UW, Governor, State Superintendent Address Shortage of Substitute Teachers

UW, Governor, State Superintendent Address Shortage of Substitute Teachers

CHEYENNE — To address the shortage of substitute teachers in Wyoming’s K-12 schools amid the COVID-19 Coronavirus pandemic, the University of Wyoming is encouraging its students to fill that role during the break between UW’s fall and spring semesters.

Students in UW’s College of Education this week received a letter from Governor Mark Gordon and Superintendent of Public Instruction Jillian Balow asking the students who are certified as substitute teachers – several hundred upperclassmen are in that category – to consider serving their local K-12 school districts in this capacity.

Additionally, UW encourages all of its students who have at least 60 hours of college credit – the minimum required to be a substitute teacher – to pursue certification from Wyoming’s Professional Teaching Standards Board.

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UW students who serve as substitute teachers are eligible for a service credit from the university, in addition to the wages paid by local school districts.

“We have, in Wyoming, determined that providing the opportunity for our K-12 schools to educate both in person and virtually is a priority. (But) our school districts are struggling to staff their schools due to teacher/staff shortages caused by illness and exposure,” Governor Gordon and Superintendent Balow wrote in their letter to UW students. “Teachers, paraprofessionals and school administrators are all pitching in to cover classes, but the current situation is not sustainable… If you are able to serve our communities and our students by substitute teaching, please consider doing so.”

UW President Ed Seidel says substitute teaching in Wyoming’s K-12 schools is another very meaningful way that UW students can contribute to their communities during the COVID-19 pandemic.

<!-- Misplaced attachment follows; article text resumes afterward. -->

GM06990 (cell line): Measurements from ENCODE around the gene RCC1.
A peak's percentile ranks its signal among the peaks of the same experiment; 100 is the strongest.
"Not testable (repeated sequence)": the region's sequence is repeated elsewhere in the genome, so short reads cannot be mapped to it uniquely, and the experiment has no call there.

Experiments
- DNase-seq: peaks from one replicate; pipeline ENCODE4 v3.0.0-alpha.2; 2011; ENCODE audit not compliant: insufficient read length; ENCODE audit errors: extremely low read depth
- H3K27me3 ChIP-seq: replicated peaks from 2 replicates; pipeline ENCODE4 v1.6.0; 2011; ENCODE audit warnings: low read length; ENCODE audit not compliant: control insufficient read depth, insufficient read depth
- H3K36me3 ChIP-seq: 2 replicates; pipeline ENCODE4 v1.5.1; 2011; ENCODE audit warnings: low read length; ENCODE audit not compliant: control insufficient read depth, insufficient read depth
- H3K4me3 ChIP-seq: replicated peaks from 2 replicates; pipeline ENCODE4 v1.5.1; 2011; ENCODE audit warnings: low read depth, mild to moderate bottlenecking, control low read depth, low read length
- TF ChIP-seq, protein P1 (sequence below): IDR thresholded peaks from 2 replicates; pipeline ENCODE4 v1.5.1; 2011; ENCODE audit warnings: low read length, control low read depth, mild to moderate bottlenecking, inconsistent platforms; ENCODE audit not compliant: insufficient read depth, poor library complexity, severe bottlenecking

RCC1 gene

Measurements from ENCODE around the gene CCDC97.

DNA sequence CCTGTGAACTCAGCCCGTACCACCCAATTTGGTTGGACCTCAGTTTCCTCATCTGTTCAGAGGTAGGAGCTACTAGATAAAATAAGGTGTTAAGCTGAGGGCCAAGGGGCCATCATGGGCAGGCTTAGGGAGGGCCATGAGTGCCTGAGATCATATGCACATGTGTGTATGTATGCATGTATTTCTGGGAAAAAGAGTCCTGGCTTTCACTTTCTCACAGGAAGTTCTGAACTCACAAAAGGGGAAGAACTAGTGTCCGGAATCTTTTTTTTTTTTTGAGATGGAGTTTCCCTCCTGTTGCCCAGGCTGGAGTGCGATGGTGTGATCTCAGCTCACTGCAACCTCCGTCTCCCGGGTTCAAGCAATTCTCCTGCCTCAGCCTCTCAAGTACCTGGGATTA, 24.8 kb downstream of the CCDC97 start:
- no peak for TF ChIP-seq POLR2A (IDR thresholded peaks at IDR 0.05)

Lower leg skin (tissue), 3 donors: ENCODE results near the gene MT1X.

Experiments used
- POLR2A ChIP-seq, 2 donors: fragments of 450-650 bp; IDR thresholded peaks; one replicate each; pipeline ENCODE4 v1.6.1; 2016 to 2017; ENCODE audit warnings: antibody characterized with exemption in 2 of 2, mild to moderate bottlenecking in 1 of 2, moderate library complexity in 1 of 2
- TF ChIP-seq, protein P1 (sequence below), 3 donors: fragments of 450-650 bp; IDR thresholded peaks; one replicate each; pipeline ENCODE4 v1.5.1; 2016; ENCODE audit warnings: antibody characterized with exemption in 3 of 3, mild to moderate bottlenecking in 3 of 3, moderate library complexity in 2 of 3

“Our students have stepped up in many capacities amid the pandemic, including creating personal protective equipment for health care providers, volunteering in clinical settings and reaching out to the elderly and isolated,” Seidel says. “Serving as substitute teachers will help make it possible for K-12 schools to keep operating, allowing Wyoming’s young people to continue learning in-person and helping families across the state.”

UW College of Education Interim Dean Leslie Rush notes that serving as a substitute teacher is a good way for a student to gain practical experience in the classroom – similar to student teaching – but is also a way to earn money during the break during much of December and January, unlike student teaching, which does not bring monetary compensation.

“We hope many of our students in the College of Education, as well as those in other fields of study, will take advantage of this opportunity,” Rush says. “Students can fill a critical need in the state while gaining a great deal individually from the experience.”

UW students are encouraged to reach out to their local school districts to pursue student teaching opportunities. Contact information for the districts may be found at https://edu.wyoming.gov/resources/school-links/. The Professional Teaching Standards Board may be reached by phone at (307) 777-7291 or email at wyoptsb@wyo.gov.